Pacman: Kidding no. In that case, I’m not going to hide my pork barrel in the Cayman Islands. I’ll call Imelda and see where she’s hiding her mullah.

Speaker: Not mullah. It’s moolah.

Pacman: Same thing, same thing. I love them both… especially moolah. He he he…

Gloria: Please tell me when you found out where Imelda has been hiding her moolah. Okay, my friend?

Speaker: Ay naku, naloko na!

Yup, with Gloria, Imelda, and Pacman in the House of Representa-thieves, it’s going to be a circus out there.Wah wah we! Kawawa naman ang Pinas!


It seems that Comelec chairman Jose Melo couldn’t get his “signals” right. First he proclaimed the Ang Galing Pinoy party-list as one of 28 party-list winners in the elections. Then he withdrew the proclamation of Ang Galing Pinoy. But within minutes he withdrew the withdrawal of the proclamation but would not allow Mikey Arroyo to take the congressional seat yet until his disqualification case is resolved by the Comelec. However, if Mikey was not allowed to take the seat, then the seat would be given to Ang Galing Pinoy’s second nominee, Dennis Pineda, the anak ng Jueteng Lord (son of the Jueteng Lord). Jesusmariahosep! Ang galing talaga ang mga Pinoy! Naloko na ang bayan!

But Mikey found an ally in Pampanga Archbishop Paciano Aniceto, who “urged the public not to quickly judge President Gloria Macapagal-Arroyo’s eldest son.” Archbishop Aniceto said, “We leave that up to the Lord. There are many things that we don’t know about him (Mikey) and his background…” I’m not sure about the Lord, but for sure the Jueteng Lord knows a lot about the “Lion King” of Jueteng.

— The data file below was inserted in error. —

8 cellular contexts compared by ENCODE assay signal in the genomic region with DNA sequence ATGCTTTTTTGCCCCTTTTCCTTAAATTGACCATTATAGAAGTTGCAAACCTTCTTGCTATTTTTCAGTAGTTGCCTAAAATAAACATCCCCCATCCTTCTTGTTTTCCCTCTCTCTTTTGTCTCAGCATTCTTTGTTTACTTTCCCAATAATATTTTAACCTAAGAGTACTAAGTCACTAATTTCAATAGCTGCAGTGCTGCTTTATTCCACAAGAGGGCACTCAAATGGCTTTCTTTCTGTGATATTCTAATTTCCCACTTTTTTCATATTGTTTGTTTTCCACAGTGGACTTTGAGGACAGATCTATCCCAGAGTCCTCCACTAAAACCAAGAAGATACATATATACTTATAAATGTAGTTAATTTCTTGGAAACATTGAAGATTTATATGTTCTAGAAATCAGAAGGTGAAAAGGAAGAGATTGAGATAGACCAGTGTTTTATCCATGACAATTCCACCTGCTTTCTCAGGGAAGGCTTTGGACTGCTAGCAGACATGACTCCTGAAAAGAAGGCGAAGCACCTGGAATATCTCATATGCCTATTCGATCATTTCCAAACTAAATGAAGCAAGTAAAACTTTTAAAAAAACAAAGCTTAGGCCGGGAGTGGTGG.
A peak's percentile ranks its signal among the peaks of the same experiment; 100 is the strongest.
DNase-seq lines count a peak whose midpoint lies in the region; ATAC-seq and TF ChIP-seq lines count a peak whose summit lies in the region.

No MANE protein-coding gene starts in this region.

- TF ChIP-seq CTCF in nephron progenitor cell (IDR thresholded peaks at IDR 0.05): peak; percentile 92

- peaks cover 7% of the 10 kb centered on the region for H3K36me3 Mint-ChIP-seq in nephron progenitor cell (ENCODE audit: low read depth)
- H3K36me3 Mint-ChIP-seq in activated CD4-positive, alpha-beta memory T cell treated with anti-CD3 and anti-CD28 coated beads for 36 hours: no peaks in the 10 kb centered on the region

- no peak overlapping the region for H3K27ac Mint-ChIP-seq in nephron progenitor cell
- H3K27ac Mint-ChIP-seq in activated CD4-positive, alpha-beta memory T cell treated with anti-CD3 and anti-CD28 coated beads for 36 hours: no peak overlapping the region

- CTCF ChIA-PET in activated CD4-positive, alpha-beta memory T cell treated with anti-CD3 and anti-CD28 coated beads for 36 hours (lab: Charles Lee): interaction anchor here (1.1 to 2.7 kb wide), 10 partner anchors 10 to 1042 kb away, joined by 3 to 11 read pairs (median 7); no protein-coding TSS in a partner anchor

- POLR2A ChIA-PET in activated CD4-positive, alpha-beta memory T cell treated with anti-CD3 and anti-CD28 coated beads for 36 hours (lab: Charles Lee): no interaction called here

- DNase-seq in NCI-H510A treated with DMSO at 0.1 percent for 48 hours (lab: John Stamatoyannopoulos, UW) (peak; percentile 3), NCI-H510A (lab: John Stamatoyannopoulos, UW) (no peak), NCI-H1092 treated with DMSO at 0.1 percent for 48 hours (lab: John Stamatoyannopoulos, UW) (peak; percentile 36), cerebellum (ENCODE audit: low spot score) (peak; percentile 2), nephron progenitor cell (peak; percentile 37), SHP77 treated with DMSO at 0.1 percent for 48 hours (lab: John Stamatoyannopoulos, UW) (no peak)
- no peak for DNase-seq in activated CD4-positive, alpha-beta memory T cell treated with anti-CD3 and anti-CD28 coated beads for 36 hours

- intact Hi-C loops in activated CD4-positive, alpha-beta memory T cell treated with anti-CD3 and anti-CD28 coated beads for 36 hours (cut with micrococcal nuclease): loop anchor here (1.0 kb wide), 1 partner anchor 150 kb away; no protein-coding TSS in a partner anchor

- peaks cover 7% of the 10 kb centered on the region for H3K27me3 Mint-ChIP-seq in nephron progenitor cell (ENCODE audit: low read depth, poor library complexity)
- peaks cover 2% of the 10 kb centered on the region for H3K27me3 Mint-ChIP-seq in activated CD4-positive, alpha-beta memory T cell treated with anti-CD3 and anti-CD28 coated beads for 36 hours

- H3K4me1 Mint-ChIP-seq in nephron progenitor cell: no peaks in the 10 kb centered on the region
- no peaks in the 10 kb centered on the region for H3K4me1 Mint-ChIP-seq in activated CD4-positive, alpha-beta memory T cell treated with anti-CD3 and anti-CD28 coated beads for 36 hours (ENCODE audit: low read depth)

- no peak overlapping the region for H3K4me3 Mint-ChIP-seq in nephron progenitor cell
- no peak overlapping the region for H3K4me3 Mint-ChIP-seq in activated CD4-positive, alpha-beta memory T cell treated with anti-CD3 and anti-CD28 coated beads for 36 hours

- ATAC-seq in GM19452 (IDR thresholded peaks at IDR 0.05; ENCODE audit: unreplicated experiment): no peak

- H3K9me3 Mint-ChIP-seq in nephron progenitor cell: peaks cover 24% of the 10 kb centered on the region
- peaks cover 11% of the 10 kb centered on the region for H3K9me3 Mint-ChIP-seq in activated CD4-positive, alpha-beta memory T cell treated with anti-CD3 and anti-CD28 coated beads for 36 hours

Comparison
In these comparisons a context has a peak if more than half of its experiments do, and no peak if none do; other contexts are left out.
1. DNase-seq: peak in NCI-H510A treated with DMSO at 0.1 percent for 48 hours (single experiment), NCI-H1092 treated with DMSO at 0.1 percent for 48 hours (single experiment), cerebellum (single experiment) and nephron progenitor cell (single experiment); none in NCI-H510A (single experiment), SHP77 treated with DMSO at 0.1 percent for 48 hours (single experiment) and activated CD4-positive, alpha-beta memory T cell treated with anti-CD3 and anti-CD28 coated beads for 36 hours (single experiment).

The Ang Galing Pinoy party-list represents the “marginalized” group of tricycle drivers and security guards. I guess Mikey considers himself a “marginalized” tricycle driver because he’s been driving a tricycle since he was three years old when his mom gave him a tricycle for his birthday present. Well, some kids just wouldn’t grow up. Meanwhile, he’s in the US “taking a rest.” Indeed, driving a tricycle could really be tiring… especially the ones for kiddies.


Friday, June 18, 2010

Kamaganak Inc. vs Hyatt 10?

As I See It
by Neal Cruz
from Philippine Daily Inquirer

The infighting has begun among the supporters of Noynoy Aquino even before the presumptive president-elect can assume office. It always happens, the fight over the spoils. It is like pirates fighting over looted treasure they buried, or Mafia gangsters fighting over territory for their vice dens. Alas, Noynoy’s forces are no exception, and if the future president does not put his foot down now and enforce discipline among his followers, his administration could be destroyed by his own men sniping at one another.